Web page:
Paulson was in a relationship with actress Cherry Jones from 2004 to 2009.[57] Addressing her sexuality in a 2013 interview with, Paulson said "the situation is fluid for me."[58] Before her relationship with Jones, she had only dated men, including then-fiancé playwright Tracy Letts.[7] She would later comment: "If my life choices had to be predicated based on what was expected of me from a community on either side, that's going to make me feel really straitjacketed, and I don't want to feel that."[7]

Since early 2015, Paulson has been in a relationship with actress Holland Taylor.[59] Paulson lives in Los Angeles.[60]

She was ranked one of the best dressed women in 2018 by fashion website Net-a-Porter.[61]


Awards and nominations


  1. Blanchett, cate. "Sarah Paulson". Time. New York City: Meredith Corporation. Retrieved September 11, 2017.
  2. "Sarah Paulson Biography". TV Guide. Retrieved September 9, 2018.
  3. UPI Staff (December 17, 2017). "Famous birthdays for Dec. 17: Bill Pullman, Sarah Paulson". United Press International. Retrieved August 30, 2018.
  4. "Full text of "Record of the Hampden-Sydney Alumni Association"". Hampden-Sydney College of Virginia. Retrieved August 30, 2018 via Internet Archive.
  5. Persaud, Babita (March 28, 2002). "A big leap from Tampa". St. Petersburg Times. Retrieved February 6, 2014.
  6. "Swimmers - Cast - Sarah Paulson". Theatre Fire Films. Retrieved September 9, 2018.
  7. Schulman, Michael (March 2, 2016). "Sarah Paulson Opens Up About Acting, Marcia Clark and Dating Older Women". The New York Times. Retrieved September 9, 2018.
  8. "A Conversation with Actor: Sarah Paulson". Broadway World. February 4, 2013. Retrieved December 14, 2013.
  9. Yant, Monica (January 3, 1996). "'Gothic' door to stardom opens Series: CONNECTIONS". Tampa Bay Times. Retrieved January 13, 2014.
  10. McCarthy, John P. (March 30, 1995). "CBS Sunday Movie: 'Friends at Last'". Variety. Retrieved September 12, 2018.
  11. Muir 2001, p. 404.
  12. Klady, Leonard (April 20, 1997). "Levitation". Variety. Retrieved September 11, 2018.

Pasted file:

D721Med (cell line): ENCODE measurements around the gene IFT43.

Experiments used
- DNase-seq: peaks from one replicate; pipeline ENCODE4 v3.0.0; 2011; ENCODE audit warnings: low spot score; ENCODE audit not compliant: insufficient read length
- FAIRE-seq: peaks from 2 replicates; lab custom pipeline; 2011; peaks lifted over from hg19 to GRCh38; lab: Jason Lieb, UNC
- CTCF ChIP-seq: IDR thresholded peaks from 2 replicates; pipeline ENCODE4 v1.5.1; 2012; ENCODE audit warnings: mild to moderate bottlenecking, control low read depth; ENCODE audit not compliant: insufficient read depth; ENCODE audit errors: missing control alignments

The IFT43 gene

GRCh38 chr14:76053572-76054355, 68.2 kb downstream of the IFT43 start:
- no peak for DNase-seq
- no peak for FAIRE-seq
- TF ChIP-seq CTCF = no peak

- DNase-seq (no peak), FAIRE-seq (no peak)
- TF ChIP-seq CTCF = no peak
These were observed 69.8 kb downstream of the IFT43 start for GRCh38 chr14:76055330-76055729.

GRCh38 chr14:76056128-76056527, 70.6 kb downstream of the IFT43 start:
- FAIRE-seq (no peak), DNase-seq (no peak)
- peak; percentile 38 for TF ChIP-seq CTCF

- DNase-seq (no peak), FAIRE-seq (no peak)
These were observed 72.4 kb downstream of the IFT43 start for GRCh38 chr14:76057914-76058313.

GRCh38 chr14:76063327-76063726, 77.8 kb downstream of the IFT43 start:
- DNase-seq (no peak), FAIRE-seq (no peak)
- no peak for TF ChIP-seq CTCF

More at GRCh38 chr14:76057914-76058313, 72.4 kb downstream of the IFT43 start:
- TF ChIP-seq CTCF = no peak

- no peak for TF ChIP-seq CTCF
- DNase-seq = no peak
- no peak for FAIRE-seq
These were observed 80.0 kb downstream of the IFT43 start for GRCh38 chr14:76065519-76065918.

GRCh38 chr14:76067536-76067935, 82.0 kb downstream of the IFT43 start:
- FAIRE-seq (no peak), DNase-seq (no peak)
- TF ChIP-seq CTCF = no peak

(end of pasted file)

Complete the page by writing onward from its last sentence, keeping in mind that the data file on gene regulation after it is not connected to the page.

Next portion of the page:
13. Brantley, Ben (October 19, 1998). "THEATER REVIEW; Dysfunctional, to Say the Least". The New York Times. Retrieved August 20, 2018.
  14. "Sarah Paulson – Movies and Biography". Yahoo! Movies. Retrieved January 17, 2014.
  15. Schwarzbaum, Lisa (March 5, 1999). "The Other Sister". Entertainment Weekly. Retrieved September 10, 2018.
  16. Feeney, Mary K. (May 12, 2000). "'Held Up' Doesn't Add Up". Hartford Courant. Retrieved July 29, 2018.
  17. McCarthy, Todd (December 10, 2000). "What Women Want". Variety. Retrieved September 10, 2018.
  18. Bianculli, David (March 4, 2005). "There's No Deadwood in this Cast". New York Daily News. Retrieved September 10, 2018.
  19. Phipps, Keith (May 13, 2003). "Down With Love". The A.V. Club. Retrieved September 12, 2018.
  20. Erickson 2010, pp. 74–75.
  21. Brantley, Ben (March 23, 2005). "A 'Menagerie' Full of Stars, Silhouettes and Weird Sounds". The New York Times. Retrieved September 10, 2018.
  22. Rooney, Dave (September 28, 2005). "Colder Than Here". Variety. Retrieved September 10, 2018.
  23. MTV Staff (September 16, 2013). "One 'Serenity' Actor is Looking for Another Gig with Joss Whedon". MTV. Retrieved August 30, 2018.
  24. Dyer, James (September 2007). "Sarah Paulson Full Of The Spirit". Empire. Retrieved December 19, 2017.
  25. Bierly, Mandy (March 31, 2009). "'Cupid' stars Bobby Cannavale and Sarah Paulson take the EW Pop Culture Personality Test". Entertainment Weekly. Retrieved September 12, 2018.
  26. Kimball, Trevor (May 19, 2009). "Cupid canceled". TV Series Finale. Retrieved September 8, 2018.
  27. Ausiello, Michael (January 20, 2010). "Exclusive: 'Grey's Anatomy' recasts Richard and Ellis!". Entertainment Weekly. New York City: Meredith Corporation. Retrieved January 13, 2014.
  28. Boucher, Ashley (April 26, 2018). "'Grey's Anatomy': Elizabeth Moss, Sarah Paulson and 9 More Stars You Forgot Appeared on the Show". San Francisco Chronicle. Retrieved September 9, 2018 via SFGate.
  29. Isherwood, Charles (April 28, 2010). "A Literary Life Can Turn Lonely When the Cheering Stops". The New York Times. Retrieved September 12, 2018.
  30. Lane, Anthony (October 24, 2011). "Family Farm". The New Yorker. Retrieved September 9, 2018.
  31. Gennis, Sadie (December 9, 2015). "American Horror Story's Sarah Paulson Reprising Murder House Role in Hotel Finale". TV Guide. Retrieved September 9, 2018.